And what exactly, were people dressing up as? Representatives from several costume shops reported that "'50s and mystery-murder parties as the current rage."
Much was also the same in 1988: the East Coast was finally taking Los Angeles seriously, Russia was on everyone's minds, and late-night diners were warned that there would probably be a line at Roscoe's in Hollywood.
"While there may not be more reporting on Southern California, says Noreen O'Leary, who covers the print media for Adweek, it does appear to be more serious," the L.A. Times reported in June 1988, which sounds a lot like the recent attention increasingly paid in the New York Times' 2016-2017 Columbus-like dispatches from the Far West. "There is," O'Leary noted to the Times, "an almost grudging respect for California theater and the arts by East Coast publications."
However, according to Patrick Reilly, O'Leary's counterpart at Ad Age, coverage of Los Angeles was "still filled with misconceptions—crowded freeways, nobody reads, you all live on the beach." Again, not much has changed.
Hollywood, 1988. (Photo courtesy of the Los Angeles Public Library Photo Collection)
In L.A. circa 1988, at least two men were able to fill busy schedules of film and public appearances working as Mikhail Gorbachev lookalikes, including real estate agent Ron Knapp. "(People) give me the big eye, and they take two steps back and they say, `Speak some Russian.' They want a glossy picture with a hammer and sickle sitting on their desk, signed as Mikhail Gorbachev," Knapp told the Times.
And speaking of Russia, now-Russian citizen Стивена Сигала had yet to receive a Cyrillic name or a movie career. In early 1988, Steven Seagal—then so unknown that the Times' coverage included a parenthetical explaining how to pronounce his name—was just "a 6-foot-4 martial-arts wizard" whose "fans proclaim that he's a star waiting to be born." See the excerpt below for a blast from the Hollywood past, when Mike Ovitz still ruled the town and a now-former California Governor was an action megastar:
And let's talk fans. Seagal has an enthusiastic film studio booster (Warner Bros. President Terry Semel), a mega-potent Hollywood agent-pal (Michael Ovitz, the fearsome leader of Creative Artists Agency) and a high-profile public relations firm (Rogers & Cowan) to go along with a model-starlet wife, Kelly ("The Woman in Red") Le Brock. (Who can forget her TV commercial lament: "Don't hate me because I'm beautiful.")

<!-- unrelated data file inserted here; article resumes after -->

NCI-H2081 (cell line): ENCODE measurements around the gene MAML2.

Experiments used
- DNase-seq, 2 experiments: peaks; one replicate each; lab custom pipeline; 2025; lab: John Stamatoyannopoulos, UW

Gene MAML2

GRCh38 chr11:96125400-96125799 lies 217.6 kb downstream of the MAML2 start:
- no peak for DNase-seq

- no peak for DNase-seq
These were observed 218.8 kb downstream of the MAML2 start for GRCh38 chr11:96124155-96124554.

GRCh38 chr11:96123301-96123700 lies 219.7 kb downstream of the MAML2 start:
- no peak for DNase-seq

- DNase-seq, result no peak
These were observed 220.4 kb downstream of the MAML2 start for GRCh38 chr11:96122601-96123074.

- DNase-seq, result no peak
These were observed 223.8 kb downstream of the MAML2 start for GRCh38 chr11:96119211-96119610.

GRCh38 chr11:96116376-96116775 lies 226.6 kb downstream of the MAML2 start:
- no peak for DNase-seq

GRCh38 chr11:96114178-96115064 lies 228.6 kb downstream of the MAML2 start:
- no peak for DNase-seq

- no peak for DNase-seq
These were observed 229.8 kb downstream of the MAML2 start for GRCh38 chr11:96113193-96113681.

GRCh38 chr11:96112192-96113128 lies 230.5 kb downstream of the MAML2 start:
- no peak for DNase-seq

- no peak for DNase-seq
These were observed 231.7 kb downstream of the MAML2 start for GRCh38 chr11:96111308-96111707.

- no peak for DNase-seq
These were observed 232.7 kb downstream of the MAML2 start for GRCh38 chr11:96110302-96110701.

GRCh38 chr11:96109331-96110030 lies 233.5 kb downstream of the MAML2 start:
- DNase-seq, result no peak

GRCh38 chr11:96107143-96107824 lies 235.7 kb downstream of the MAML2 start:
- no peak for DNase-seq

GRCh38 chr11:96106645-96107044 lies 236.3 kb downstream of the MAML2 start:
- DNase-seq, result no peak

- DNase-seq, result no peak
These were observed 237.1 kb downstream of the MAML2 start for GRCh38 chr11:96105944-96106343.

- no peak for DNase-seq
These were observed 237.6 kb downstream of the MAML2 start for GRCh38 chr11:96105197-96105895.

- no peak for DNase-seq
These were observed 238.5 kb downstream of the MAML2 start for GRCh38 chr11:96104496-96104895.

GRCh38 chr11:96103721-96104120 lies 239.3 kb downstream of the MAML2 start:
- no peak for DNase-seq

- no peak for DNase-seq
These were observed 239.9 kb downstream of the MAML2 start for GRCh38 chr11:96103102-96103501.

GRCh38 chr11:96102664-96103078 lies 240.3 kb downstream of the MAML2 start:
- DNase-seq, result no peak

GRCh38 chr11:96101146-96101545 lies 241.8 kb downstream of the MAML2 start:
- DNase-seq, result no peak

Seagal (pronounced See-GAL), 37, also has a host of Hollywood power-broker-fans predicting that he'll join the ranks of such action megastars Arnold Schwarzenegger, 40; Sylvester Stallone, 41; Chuck Norris, 47; Clint Eastwood, 57; and Charles Bronson, 65.
Los Angeles in 1988 was "The City Of Champions," as a December headline proclaimed. The Dodgers, "unbelievable as it might have seemed through the long summer" that preceded their victory, did win the World Series, and the Lakers won their eleventh NBA championship. Even often forgotten hockey fans now had Wayne Gretzky, "the Great One," to root for on the Kings. And L.A. native Florence Griffith Joyner became a three-time gold medalist at the 1988 Summer Olympics in Seoul, South Korea.
But 1988, according to an end-of-the-year retrospective published in the L.A. Times, "was a year at the flash point, a volatile period in which spectacular fires and senseless street-gang gunfire dominated the headlines."
View inside the boardroom where City Council met to discuss the recent gang shooting in Westwood Village. Photo shows LAPD Chief Daryl Gates listening to council members. Photo dated: February 3, 1988. (Photo courtesy of the Los Angeles Public Library Photo Collection)
The January fatal shooting of Karen Toshima, a young Asian American bystander killed by gang crossfire in affluent Westwood Village, brought widespread national media coverage. The killing "jolted the nation" and "hit Los Angeles in its living room, shattering the naivete of Angelenos who assumed that gangs were confined to inner-city minority neighborhoods," according to a 1998 L.A. Times article written on the 10th anniversary of Toshima's death. The Westwood slaying also drew a massive LAPD response, "spark[ing] resentment in black and Latino communities, which grew outraged that one gang-related murder in Westwood seemed to matter more than the thousands that had occurred in South and East Los Angeles."
Then-LAPD Chief Darryl F. Gates had launched the department's infamous Operation Hammer the year before, but it was in August 1988 that 88 LAPD officers descended on a South L.A. apartment complex in "an all-out search for drugs and a massive show of force" that left widespread property damage, gang-style graffiti from police officers, and helped lay the groundwork for scandals to come.